I'm not particularly outraged about Clandestine Classics. If the excerpts are any indication, the experience of reading such novels will be roughly akin to that of an instructor who picks up an undergraduate essay and finds globs of unsourced Michel Foucault lurking amongst the otherwise sophomore-level sentences. But in reverse, as it were. In any event, what's jarring about the various "updated" novels on the publisher's agenda (well, except for the homoerotic Sherlock Holmes update, because that's been around so long that it fails to jar) is that they resolutely ignore at least two things:
1) There is sexuality in nineteenth-century British literature, some of it pretty overt. Didn't I already write about this?
2) If you're going to go the "insta-sex, just add...you know what I mean" route, then why not put the (badly written) explicit sex where the (non-pornographic) sex already exists? Why torture the novels' plots? As I commented over at Metafilter, I haven't the slightest clue when Heathcliff and Cathy are supposed to find the time for their S&M games. Are we supposed to believe they were getting it on as children? After she's married (and pregnant?) And when is that scene between Jane Eyre and Rochester taking place, exactly?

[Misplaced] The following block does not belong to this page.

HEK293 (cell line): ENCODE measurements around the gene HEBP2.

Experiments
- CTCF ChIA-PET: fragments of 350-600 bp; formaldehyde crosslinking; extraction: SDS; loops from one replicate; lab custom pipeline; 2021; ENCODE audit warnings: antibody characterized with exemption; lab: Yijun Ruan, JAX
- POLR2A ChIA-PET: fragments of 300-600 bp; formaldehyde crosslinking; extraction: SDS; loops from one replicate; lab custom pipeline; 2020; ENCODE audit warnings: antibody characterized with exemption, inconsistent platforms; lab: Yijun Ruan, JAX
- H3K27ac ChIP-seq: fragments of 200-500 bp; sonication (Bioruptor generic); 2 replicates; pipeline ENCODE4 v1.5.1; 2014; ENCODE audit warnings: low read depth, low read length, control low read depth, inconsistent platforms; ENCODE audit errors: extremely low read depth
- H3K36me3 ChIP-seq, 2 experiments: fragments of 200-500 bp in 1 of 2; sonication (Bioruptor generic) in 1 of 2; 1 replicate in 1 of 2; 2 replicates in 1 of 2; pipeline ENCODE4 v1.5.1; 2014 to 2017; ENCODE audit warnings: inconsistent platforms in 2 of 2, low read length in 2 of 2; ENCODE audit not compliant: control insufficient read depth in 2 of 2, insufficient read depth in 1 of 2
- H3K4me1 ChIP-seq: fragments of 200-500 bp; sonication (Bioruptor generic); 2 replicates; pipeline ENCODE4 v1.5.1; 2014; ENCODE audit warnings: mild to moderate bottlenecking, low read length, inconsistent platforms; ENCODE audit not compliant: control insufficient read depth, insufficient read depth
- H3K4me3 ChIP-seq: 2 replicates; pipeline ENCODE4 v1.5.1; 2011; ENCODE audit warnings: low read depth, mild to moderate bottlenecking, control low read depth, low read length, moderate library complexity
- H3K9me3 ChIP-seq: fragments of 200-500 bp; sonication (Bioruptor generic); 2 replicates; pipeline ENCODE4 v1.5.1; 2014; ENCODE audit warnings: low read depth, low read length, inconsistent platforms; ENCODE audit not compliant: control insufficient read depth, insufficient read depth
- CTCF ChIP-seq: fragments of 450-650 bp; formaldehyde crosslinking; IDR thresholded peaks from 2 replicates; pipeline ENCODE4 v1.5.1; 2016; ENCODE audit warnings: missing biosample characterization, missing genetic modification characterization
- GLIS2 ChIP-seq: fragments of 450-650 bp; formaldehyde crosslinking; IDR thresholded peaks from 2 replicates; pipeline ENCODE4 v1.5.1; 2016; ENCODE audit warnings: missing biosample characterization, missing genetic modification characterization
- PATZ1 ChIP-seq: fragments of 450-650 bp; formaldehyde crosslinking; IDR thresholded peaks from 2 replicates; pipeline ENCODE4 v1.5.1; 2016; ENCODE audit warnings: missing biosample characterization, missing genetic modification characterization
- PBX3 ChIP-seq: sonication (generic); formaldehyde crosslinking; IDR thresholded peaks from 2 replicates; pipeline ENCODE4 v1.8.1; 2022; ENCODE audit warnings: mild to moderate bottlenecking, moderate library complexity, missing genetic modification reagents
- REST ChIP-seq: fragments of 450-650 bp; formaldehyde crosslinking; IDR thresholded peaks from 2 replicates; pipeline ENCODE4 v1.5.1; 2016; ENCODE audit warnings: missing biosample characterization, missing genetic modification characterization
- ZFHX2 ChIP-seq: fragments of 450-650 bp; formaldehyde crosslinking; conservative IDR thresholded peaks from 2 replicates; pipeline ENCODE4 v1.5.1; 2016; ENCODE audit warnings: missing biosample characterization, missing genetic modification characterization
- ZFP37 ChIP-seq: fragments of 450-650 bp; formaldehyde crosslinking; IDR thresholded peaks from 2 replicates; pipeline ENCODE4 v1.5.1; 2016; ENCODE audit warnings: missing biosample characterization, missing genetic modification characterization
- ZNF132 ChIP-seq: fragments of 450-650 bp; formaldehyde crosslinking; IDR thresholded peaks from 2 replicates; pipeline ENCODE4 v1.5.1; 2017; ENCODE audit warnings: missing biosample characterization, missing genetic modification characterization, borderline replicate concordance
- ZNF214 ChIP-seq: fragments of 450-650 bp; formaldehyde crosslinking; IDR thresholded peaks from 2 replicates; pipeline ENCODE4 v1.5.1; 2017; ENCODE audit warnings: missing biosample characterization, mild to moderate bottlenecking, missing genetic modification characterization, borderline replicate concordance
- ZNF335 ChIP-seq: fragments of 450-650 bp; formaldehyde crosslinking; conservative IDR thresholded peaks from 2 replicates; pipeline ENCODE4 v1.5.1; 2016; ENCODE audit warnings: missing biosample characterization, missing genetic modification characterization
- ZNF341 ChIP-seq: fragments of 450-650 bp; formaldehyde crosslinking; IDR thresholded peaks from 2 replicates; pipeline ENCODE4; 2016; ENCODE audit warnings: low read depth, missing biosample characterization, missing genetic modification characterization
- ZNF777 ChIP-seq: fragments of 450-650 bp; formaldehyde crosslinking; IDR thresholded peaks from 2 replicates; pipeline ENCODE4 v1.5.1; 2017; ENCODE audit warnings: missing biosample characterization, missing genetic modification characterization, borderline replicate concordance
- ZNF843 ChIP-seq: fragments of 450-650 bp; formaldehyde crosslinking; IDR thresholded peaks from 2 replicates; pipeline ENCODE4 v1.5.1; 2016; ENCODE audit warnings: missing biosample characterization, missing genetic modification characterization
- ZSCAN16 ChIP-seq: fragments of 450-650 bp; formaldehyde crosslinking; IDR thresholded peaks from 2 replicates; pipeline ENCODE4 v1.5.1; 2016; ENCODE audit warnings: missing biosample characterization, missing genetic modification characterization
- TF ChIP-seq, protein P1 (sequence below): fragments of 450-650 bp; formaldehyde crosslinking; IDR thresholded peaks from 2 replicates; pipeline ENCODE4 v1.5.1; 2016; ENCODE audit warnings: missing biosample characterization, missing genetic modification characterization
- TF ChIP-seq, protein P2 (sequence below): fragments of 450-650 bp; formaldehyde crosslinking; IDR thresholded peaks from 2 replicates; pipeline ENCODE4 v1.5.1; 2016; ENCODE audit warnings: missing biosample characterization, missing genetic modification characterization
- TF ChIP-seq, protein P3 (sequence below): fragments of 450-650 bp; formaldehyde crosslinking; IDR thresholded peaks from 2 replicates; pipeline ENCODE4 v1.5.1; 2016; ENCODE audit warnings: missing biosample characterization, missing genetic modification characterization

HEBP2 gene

To be more precise. The notion that Elizabeth Bennet would have sex with Mr. Darcy out of wedlock, if that is indeed what's happening, requires the reader to ignore everything else in the novel, including her family's reaction to her sister's escapade. This is not a "missing" scene; it's a scene that violates everything the novel has already established about Elizabeth, the natures of both "pride" and "prejudice," and, indeed, about Mr. Darcy. By the same token, making Catherine and Henry hook up in Northanger Abbey effectively produces a Gothic romance plot in a novel that is all about parodying such things (and good heavens, the thought of Henry Tilney sneaking into Catherine's room is unintentionally hilarious). (ETA: After I posted this, I checked the Mefi thread again and found user jb making some good comments about what's wrong with the sexed-up Austen.) Look, it's not as though middle- and upper-class Georgians never had premarital sex, because we know they did, but there is no suppressed premarital sex between the protagonists in these plots; the very logic of these novels makes any such ardent romping implausible. I suppose a good contrast would be the BBC adaptation of Daniel Deronda (with which I admittedly have a number of problems), in which the (bad) sex between Gwendolen and Grandcourt derives quite clearly from the hints dropped in the novel itself.